PINDROP BLOG

Vizio Settles FTC Charges Over Data Collection

Vizio has settled charges with the FTC and the state of New Jersey that it secretly collected TV owners’ viewing data, and will pay a $2.2 million fine and delete the data it gathered.

The settlement is the result of Vizio using proprietary software that continuously tracked what TV owners were watching and sent the information back to the company. According to the complaint filed by the FTC and New Jersey attorney general, Vizio used automatic content recognition software from its Inscape data services unit to monitor exactly what was on a viewer’s TV at all times. The software is pre-installed on many Vizio TVs sold since February 2014 and also remotely installed it on older TVs that didn’t have it.

“Through the ACR software, VIZIO’s televisions transmit information about what a consumer is watching on a second-by-second basis. Defendants’ ACR software captures information about a selection of pixels on the screen and sends that data to VIZIO servers, where it is uniquely matched to a database of publicly available television, movie, and commercial content,” the FTC complaint says.

“Defendants collect viewing data from cable or broadband service providers, set-top boxes, external streaming devices, DVD players, and over-the-air broadcasts. Defendants have stated that the ACR software captures up to 100 billion data points each day from more than 10 million VIZIO televisions. Defendants store this data indefinitely.”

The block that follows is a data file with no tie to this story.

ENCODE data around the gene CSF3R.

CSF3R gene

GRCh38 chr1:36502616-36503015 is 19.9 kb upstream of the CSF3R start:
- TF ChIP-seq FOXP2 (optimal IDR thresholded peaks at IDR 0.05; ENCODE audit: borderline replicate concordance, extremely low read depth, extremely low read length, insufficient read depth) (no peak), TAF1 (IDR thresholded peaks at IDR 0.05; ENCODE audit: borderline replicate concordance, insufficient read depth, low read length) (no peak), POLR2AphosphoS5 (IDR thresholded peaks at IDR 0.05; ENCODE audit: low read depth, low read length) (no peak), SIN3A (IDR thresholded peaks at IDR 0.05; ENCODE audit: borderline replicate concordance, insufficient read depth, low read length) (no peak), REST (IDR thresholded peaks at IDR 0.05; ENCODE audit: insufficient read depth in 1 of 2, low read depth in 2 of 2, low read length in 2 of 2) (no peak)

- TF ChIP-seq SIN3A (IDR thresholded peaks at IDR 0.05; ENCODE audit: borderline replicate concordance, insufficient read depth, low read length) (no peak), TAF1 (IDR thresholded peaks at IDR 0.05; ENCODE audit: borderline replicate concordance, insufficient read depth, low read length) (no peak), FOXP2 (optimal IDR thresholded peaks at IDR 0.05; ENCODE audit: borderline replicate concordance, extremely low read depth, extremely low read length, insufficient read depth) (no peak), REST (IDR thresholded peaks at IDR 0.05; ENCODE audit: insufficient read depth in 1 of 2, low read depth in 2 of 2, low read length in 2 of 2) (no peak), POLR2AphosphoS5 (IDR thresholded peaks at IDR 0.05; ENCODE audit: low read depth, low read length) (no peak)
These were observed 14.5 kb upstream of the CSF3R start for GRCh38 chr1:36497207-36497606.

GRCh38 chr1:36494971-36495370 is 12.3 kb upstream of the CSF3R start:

Vizo also collected other information, including IP address, wired and wireless MAC addresses, WiFi signal strength, nearby WiFi access points, and sold some of the collected viewing-habit data to outside companies. The complaint says that Vizio did not notify consumers about the presence of the ACR software until March 2016, when the FTC investigation was already underway. That pop-up notification disappeared after 30 seconds.

“Consumers have no reason to expect that Defendants engaged in second-bysecond tracking of consumer viewing data by surreptitiously decoding content and sending it back to their own servers. Further, Defendants’ representations were not sufficiently clear or prominent to alert consumers to their practices related to data collection and sale of licenses,” the complaint says.

As part of the settlement, Vizio will delete the collected data, pay the $2.2 million fine, and create a privacy program.